You Think That’s Bad (Knopf, 2011) is a collection of stories linked by the style and ironic posture of the author Jim Shepard. A unifying theme is dysfunction in human relationships, especially dysfunction resulting from the conflict of a man’s job or outer interests (mountain climbing, secret operations for the government, avalanche research, filmmaking) with his personal life, specifically with his romantic entanglements with women. Many of these stories seem to argue that the male ego, while needing personal relationships, is prone to drive them away, to invest itself in outside activities that substitute for or destroy personal connections. The world Shepard describes is hostile to such connections.
In the first story, “Minotaur,” a secret weapons operative, compelled not to disclose the secrets of his work, even to his wife, finds himself in a marriage where his wife distrusts everything about him. The secrecy to which his work obligates him is in fact a fundamental part of his nature and a flaw in their marriage. Is their marriage just another pose—a constructed reality? Is her husband’s friendship with another man more serious than she had thought? The indirectness of this story makes it difficult to assay exactly what the issues are between husband and wife. A rereading makes these questions more interesting yet no less clear.
In “The Track of the Assassins” an unmarried wealthy British woman travels into the most desolate locations of the Mideast, searching for the location of the fabled assassins, “that sinister and ancient sect that for two hundred years held the entire East in its reign of terror.” Descriptions of her travels are mixed with her memories of her life as a young girl, and her relationship with her mother and her sister, who recently died. The travels are her expression of guilt and regret for having abandoned her sister. Is she seeking to obliterate herself from the human world? The descriptions of her young life in Italy, and of her travels in the desert, are precisely detailed. Shepard’s lyrical prose style is especially effective.
“In Cretaceous Seas” compares a husband and father to a prehistoric creature. He feels increasingly disconnected from everything: he is “a crappy son, a shitty father, a lazy helpmate, a wreck of a husband. As a pet owner he’s gotten two dogs and a parakeet killed.” As someone who answers questions for other people (his line of work is unclear), he can’t answer the most basic ones for himself. This is a stripped down version of the story John Cheever tells in “A Country Husband.”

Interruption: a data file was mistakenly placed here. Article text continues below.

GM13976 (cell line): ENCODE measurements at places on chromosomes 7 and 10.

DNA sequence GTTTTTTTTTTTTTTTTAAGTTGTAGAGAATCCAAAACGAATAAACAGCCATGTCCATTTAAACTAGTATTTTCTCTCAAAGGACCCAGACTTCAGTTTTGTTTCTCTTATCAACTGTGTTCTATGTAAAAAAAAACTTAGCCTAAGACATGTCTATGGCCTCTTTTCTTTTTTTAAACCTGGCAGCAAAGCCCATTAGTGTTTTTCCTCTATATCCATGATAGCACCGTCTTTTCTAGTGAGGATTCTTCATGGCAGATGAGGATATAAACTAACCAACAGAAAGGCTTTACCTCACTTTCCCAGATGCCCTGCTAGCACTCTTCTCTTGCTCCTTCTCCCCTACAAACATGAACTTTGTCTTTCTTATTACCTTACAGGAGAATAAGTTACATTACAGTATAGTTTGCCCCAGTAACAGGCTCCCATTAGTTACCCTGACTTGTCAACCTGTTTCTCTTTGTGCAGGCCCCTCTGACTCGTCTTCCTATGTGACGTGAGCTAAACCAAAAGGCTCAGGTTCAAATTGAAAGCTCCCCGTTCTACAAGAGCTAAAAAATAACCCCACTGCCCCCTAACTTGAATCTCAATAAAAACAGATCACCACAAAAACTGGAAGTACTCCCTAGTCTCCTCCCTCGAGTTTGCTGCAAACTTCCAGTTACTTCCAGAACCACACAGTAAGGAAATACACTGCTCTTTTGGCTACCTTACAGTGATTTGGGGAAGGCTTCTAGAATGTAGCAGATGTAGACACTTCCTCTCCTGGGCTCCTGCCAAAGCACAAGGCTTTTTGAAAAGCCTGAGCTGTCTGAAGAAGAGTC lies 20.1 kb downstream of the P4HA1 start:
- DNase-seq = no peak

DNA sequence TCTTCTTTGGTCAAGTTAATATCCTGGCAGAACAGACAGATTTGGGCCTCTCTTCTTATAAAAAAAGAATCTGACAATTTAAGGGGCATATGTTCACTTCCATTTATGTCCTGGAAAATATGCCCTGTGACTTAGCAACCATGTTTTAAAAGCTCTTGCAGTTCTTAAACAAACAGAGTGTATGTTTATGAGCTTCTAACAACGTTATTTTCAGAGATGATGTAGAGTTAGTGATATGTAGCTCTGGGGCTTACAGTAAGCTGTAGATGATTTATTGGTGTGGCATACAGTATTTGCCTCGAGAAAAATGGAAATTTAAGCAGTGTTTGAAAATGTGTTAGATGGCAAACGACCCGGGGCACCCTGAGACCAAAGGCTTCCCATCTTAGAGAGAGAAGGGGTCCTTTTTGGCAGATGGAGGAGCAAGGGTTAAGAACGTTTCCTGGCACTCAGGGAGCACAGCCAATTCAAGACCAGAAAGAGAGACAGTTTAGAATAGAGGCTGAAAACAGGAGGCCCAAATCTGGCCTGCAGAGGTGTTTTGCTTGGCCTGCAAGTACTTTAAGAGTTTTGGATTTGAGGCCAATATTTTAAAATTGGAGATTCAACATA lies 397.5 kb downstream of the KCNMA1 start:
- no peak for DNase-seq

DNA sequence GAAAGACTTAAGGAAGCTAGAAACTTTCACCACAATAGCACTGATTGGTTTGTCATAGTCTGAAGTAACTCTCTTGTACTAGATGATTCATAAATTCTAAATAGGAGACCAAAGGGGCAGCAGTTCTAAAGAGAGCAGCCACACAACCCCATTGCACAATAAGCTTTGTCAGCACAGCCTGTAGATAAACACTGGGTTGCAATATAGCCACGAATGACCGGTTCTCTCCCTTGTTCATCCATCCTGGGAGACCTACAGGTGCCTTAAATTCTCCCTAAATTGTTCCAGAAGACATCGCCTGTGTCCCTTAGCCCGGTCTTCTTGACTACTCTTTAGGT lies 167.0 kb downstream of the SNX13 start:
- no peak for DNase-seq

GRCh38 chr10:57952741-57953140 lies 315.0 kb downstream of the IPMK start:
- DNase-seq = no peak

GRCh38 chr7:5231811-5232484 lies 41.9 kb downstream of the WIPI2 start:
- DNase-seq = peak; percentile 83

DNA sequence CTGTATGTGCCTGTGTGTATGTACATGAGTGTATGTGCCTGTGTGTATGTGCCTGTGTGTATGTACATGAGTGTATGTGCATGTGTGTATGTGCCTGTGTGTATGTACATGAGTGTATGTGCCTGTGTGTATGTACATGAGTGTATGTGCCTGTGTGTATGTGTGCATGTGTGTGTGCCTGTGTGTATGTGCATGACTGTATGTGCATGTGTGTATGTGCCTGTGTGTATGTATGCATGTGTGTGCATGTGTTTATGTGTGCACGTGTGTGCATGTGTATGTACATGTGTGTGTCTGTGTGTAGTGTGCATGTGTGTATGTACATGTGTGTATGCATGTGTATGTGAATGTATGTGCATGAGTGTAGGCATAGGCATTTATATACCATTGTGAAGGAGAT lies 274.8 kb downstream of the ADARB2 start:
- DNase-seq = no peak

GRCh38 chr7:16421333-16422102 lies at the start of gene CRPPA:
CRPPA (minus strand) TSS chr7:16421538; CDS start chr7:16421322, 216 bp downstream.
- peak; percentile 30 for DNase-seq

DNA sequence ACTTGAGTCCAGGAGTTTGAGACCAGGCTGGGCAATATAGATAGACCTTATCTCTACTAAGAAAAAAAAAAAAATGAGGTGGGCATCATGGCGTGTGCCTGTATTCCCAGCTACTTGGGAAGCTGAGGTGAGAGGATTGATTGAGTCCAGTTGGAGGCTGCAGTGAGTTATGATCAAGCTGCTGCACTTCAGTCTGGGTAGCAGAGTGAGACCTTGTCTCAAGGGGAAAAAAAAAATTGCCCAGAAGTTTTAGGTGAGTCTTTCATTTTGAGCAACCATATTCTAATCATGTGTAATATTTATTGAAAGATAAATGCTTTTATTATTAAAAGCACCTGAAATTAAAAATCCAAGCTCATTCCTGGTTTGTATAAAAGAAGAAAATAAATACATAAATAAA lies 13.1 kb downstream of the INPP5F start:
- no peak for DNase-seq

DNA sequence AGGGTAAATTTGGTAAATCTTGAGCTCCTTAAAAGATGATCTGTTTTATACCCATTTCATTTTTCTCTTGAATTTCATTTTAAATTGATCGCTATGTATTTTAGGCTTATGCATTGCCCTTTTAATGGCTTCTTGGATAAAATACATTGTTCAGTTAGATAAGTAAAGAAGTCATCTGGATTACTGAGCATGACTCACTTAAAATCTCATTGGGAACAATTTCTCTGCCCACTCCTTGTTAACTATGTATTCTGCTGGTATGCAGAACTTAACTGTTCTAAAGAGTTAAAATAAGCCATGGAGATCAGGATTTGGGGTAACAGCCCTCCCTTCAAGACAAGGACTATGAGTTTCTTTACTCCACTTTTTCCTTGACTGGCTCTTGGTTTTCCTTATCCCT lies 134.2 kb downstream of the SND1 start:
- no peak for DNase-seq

In “The Netherlands Lives with Water,” the collapse of a marriage parallels the inundation of the Netherlands by rising seas. Meteorological disaster, global warming, parallels calamity in a marriage.
In Happy with Crocodiles” a World War II infantryman in New Guinea struggles to survive on a muddy mountain while he recalls his troubled girlfriend and her love for his brother. The battle scene descriptions are intense.
In “Your Fate Hurdles Down at You” a research team in 1939 perches on the side of a frozen, snowy Swiss mountain studying defense techniques against avalanches. The narrator and his team are obsessed with the mechanics of snow, of avalanches and their history. His twin brother is killed in an avalanche for which he feels responsible. The story is an exercise is self-reprobation, but it’s also about competition between two brothers for one girl. He is attracted to the girl, but she is attracted to his brother. The narrator’s has distanced himself from personal connections all his life. He is more content on the side of a mountain where he knows that an avalanche will one day sweep him away than he is in the human world.
In “Low Hanging Fruit” a particle physicist describes his fascination with his work and reveals the growing estrangement of his wife. Just as in “Minotaur” and “Your Fate Hurdles Down at You,” and in the story “Gojira: King of the Monsters,” obsessive involvement in work replaces the need for human relationships.
An especially disturbing story in the collection is “Boy’s Town,” about a former soldier recovering from a brain injury and dealing with PTSD going through a final downward spiral. The great element of this story is the narrator’s voice, with conveys his anguish and isolation as well as his irrationality—it’s both comic and frightening.
In “Classical Scenes of Farewell” the assistant of Gilles de Rais, notorious murderer of children in 15th century France, gives his confession and life story before his execution. The story is gruesome, and the author’s use of historical detail creates a sense of absolute authenticity.
Finally, in “Poland is Watching” a member of a Polish winter mountain climbing team talks about his vocation and his relationship with his wife. He’s part of a group attempting to climb Nanga Parbat, the 9th tallest mountain in the world, in the middle of a raging winter storm. Once again a man’s obsession with what he regards as his calling stands in tension with his personal life.
Many of these stories don’t end, or at least don’t offer resolution. We never know if the mountaineer makes it off the mountain, or whether the soldier in New Guinea survives the battle. In most of these stories one’s personal fate stands just beyond the confines of the story. We can sense it looming, we can guess what it is, but the story itself doesn’t describe the moment (the woman in “Assassins” will probably die of malaria and dysentery; the narrator of “Classical Scenes of Farewell” is about to be gruesomely executed; the narrator of “Boy’s Town” will die in a shootout with police). Shepard’s vivid prose style varies from one story to the next, but his use of detail and description imbeds us deep in the minds of his characters and the contexts of the situations his stories describes.